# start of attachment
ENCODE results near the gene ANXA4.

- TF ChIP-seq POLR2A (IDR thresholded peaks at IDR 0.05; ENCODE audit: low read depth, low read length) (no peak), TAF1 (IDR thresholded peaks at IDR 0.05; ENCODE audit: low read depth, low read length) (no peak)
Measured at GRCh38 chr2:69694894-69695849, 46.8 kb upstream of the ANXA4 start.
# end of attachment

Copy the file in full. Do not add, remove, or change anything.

ENCODE results near the gene ANXA4.

- TF ChIP-seq POLR2A (IDR thresholded peaks at IDR 0.05; ENCODE audit: low read depth, low read length) (no peak), TAF1 (IDR thresholded peaks at IDR 0.05; ENCODE audit: low read depth, low read length) (no peak)
Measured at GRCh38 chr2:69694894-69695849, 46.8 kb upstream of the ANXA4 start.